For reasons a recently published essay “France without the Jews” by Danny Trom strives to unveil, France is the cradle for the revival of murderous antisemitism that threatens Jews throughout the Diaspora. In this disturbing context, it is comforting to note that there are also people in France who think that a theater show with the theme of the Holocaust has its place on the French cultural scene. In a world premiere held in Tel Aviv, Thierry Lhermite, in a one man show, tells with poignant restraint a story “Sunflower” based on book by Simon Wiesenthal. Against the background of atrocities committed by the Nazis the narrator has endured and witnessed, the play raises the question of the possibility to forgive. After the emotion aroused by the theater magic and the talent of Thierry Lhermite had quelled, an uneasy feeling seized me. As a child during the war, twice I escaped being reduced to smoke and ashes. I have known fear, I was beaten, I was hungry, I got cold, I lost loved ones. All this for the sole reason I was a Jew. Those who chased me didn’t know me. They were ruthless machines, soulless, and deprived of the meaning of forgiveness. Undoubtedly, you can’t forgive machines.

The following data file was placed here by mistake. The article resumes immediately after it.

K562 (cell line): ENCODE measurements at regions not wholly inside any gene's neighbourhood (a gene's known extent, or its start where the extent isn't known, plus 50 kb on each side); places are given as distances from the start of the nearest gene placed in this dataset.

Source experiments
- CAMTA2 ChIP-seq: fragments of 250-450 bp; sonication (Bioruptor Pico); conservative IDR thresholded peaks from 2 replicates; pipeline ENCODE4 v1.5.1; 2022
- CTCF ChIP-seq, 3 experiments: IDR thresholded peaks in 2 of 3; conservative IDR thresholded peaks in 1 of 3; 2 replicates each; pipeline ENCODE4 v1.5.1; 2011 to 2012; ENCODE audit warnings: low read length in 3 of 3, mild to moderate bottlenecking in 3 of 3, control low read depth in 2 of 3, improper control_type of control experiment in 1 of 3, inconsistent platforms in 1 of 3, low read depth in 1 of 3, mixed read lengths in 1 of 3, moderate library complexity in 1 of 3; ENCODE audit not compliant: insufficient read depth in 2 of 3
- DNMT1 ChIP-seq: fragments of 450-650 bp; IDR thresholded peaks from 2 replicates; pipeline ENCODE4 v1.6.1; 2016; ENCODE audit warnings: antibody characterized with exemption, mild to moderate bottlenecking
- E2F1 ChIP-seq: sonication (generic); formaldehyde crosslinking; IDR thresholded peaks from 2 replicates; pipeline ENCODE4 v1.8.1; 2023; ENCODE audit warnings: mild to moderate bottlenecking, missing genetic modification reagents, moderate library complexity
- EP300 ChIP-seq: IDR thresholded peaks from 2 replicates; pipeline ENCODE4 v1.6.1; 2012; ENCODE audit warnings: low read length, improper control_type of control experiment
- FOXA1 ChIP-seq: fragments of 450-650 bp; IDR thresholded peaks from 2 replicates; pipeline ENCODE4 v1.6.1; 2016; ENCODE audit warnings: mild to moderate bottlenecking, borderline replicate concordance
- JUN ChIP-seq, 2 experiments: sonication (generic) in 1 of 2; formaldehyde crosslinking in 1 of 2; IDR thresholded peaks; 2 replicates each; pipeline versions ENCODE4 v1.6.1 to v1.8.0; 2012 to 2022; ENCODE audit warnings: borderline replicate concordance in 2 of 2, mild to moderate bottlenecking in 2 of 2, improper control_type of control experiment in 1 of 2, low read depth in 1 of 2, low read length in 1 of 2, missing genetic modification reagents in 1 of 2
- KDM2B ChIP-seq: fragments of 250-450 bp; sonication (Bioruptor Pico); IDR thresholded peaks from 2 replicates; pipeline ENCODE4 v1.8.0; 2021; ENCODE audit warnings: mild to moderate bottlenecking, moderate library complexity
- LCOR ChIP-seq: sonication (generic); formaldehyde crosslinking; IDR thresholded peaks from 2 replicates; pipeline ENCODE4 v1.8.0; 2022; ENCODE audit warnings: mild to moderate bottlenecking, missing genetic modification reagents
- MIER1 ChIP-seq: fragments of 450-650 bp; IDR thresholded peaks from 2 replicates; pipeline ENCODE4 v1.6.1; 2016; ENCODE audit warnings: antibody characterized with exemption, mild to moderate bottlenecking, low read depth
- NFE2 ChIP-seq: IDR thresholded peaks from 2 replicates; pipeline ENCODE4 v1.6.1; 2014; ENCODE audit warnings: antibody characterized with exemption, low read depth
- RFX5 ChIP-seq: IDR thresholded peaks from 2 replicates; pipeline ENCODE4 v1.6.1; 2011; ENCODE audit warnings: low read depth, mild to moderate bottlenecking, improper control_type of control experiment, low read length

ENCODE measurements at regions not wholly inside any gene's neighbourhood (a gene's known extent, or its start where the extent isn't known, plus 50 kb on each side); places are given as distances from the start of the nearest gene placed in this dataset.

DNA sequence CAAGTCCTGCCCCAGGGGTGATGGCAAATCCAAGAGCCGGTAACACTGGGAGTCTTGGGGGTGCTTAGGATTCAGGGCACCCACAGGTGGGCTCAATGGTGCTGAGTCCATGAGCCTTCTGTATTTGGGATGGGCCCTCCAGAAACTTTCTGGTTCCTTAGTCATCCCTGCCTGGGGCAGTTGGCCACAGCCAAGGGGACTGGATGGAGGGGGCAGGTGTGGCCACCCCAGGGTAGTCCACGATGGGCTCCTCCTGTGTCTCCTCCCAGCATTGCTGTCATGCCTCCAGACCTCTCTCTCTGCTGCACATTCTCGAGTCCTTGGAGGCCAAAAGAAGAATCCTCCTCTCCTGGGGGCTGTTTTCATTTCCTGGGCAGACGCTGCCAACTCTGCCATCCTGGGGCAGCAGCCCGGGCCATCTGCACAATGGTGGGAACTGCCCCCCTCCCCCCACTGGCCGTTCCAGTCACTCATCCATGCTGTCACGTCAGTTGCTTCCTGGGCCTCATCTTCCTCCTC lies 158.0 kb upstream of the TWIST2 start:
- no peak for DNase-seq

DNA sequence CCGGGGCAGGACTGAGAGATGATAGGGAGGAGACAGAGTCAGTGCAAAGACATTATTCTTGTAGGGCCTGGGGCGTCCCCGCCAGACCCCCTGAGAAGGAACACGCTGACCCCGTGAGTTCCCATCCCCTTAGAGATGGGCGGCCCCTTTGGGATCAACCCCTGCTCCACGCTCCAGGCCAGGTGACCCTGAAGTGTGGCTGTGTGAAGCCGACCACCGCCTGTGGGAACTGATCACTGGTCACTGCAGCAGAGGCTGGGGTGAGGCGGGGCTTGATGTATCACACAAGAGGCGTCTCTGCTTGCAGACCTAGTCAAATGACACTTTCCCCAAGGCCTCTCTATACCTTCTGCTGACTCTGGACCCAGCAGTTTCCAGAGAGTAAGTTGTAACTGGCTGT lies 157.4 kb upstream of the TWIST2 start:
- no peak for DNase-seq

During my professional career in Israel I have guided the training of young students from all over the world. Their choice to come here was often dictated by their desire to witness the dynamism that a new nation engenders. Among them were also Germans with whom I am still in contact. We never discussed directly topics relating to the Nazi era. Yet I could detect by their attitude that the past left an indelible stain on their soul. In the heart of Berlin, between the Brandenburg Gate and Potsdam Square, the Holocaust Memorial is erected on several thousand square meters. No passer-by can forsake the significance of this monument. Forgiving is also forgetting. Germany and the Germans do not want to forget. The recollection of their crime is their gateway to redemption. They don’t want us to forgive.